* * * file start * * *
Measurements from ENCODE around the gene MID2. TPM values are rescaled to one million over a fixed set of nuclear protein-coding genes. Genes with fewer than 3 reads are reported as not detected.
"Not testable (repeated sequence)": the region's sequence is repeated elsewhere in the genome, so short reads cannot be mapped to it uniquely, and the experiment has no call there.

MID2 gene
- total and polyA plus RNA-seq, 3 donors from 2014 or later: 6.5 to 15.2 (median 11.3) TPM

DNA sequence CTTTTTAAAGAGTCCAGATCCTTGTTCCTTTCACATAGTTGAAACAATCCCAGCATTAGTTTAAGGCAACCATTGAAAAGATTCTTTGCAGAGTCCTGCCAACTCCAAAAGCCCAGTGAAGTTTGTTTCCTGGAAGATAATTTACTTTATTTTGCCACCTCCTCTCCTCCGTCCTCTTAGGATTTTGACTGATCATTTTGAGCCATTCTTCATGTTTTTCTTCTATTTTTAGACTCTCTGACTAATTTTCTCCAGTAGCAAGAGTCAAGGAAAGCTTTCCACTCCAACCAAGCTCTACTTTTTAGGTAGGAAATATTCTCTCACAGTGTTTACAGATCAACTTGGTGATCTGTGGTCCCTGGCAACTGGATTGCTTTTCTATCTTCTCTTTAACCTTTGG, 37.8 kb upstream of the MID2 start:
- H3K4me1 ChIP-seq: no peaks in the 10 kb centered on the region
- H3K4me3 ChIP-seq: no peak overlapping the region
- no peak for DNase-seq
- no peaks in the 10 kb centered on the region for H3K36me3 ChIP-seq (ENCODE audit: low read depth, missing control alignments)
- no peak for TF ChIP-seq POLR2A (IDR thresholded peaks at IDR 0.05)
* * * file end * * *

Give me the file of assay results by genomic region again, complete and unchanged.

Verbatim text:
Measurements from ENCODE around the gene MID2. TPM values are rescaled to one million over a fixed set of nuclear protein-coding genes. Genes with fewer than 3 reads are reported as not detected.
"Not testable (repeated sequence)": the region's sequence is repeated elsewhere in the genome, so short reads cannot be mapped to it uniquely, and the experiment has no call there.

MID2 gene
- total and polyA plus RNA-seq, 3 donors from 2014 or later: 6.5 to 15.2 (median 11.3) TPM

DNA sequence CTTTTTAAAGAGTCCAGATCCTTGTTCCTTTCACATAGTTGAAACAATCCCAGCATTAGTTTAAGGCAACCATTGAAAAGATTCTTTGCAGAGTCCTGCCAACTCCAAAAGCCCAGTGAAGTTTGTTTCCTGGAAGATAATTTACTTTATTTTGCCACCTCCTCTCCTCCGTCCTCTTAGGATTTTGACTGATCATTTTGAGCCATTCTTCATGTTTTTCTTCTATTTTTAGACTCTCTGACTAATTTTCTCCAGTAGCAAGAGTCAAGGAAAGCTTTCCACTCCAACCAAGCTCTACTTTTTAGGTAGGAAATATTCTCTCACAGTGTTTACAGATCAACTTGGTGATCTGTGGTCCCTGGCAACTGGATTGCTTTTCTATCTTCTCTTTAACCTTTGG, 37.8 kb upstream of the MID2 start:
- H3K4me1 ChIP-seq: no peaks in the 10 kb centered on the region
- H3K4me3 ChIP-seq: no peak overlapping the region
- no peak for DNase-seq
- no peaks in the 10 kb centered on the region for H3K36me3 ChIP-seq (ENCODE audit: low read depth, missing control alignments)
- no peak for TF ChIP-seq POLR2A (IDR thresholded peaks at IDR 0.05)